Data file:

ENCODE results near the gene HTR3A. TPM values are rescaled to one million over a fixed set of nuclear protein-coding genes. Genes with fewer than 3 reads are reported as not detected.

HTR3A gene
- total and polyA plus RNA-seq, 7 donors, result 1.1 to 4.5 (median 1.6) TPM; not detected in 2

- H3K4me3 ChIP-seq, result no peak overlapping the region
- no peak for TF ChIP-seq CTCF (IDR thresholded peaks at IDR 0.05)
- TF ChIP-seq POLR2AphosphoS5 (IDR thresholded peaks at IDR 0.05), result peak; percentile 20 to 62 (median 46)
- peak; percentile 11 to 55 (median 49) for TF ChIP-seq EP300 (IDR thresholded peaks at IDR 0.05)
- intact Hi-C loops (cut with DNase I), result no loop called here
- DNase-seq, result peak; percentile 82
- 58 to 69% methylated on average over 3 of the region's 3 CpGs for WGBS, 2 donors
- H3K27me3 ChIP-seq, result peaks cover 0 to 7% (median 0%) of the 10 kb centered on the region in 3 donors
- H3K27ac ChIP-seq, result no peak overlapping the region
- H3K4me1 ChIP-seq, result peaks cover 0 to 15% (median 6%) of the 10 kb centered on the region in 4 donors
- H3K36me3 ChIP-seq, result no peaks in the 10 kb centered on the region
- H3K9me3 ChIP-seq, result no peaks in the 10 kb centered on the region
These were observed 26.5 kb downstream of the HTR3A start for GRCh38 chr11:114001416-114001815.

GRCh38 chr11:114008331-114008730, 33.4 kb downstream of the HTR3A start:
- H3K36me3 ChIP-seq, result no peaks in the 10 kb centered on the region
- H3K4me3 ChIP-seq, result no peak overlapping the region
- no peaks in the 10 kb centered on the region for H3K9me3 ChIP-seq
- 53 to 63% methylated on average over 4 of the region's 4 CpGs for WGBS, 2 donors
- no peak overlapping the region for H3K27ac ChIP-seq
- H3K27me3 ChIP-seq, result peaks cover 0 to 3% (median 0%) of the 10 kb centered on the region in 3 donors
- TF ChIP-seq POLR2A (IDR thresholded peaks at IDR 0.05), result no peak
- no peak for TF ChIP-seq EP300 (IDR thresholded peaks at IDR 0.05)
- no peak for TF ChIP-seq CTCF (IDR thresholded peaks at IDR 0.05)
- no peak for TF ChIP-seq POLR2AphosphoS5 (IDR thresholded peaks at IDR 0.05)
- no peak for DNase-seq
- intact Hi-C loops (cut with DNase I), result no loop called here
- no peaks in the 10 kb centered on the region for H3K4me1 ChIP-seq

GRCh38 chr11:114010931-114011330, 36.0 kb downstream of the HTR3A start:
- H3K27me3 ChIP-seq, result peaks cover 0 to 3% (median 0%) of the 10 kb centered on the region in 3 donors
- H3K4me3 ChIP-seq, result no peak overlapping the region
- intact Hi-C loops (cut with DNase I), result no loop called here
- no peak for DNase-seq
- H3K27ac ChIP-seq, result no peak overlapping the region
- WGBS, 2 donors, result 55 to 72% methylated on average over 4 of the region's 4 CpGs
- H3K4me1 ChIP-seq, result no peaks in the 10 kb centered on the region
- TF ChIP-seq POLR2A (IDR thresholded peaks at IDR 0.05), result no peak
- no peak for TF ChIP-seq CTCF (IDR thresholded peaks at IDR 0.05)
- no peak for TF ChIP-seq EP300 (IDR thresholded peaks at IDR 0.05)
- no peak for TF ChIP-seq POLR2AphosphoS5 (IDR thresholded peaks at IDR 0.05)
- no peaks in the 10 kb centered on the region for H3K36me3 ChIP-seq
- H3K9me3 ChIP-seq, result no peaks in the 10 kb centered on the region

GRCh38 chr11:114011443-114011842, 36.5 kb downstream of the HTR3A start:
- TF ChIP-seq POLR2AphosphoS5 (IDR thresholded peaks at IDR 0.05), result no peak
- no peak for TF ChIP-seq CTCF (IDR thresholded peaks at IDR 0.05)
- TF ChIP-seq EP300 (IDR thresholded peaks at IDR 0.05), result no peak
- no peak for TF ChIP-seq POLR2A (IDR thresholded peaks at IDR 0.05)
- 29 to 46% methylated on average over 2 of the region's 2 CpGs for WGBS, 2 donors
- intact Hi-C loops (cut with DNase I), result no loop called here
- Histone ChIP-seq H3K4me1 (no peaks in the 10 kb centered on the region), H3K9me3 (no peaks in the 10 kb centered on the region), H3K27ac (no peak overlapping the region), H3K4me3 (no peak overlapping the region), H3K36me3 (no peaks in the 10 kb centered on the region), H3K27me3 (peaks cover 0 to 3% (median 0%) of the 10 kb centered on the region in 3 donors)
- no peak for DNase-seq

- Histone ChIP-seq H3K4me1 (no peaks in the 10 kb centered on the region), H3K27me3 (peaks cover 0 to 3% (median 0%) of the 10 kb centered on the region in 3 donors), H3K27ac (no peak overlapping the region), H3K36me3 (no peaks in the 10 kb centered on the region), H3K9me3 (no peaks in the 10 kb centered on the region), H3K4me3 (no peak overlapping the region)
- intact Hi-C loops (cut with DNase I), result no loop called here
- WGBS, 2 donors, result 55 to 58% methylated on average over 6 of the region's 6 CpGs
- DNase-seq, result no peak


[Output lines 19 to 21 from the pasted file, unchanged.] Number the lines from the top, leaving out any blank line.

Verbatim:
- H3K4me3 ChIP-seq, result no peak overlapping the region
- no peaks in the 10 kb centered on the region for H3K9me3 ChIP-seq
- 53 to 63% methylated on average over 4 of the region's 4 CpGs for WGBS, 2 donors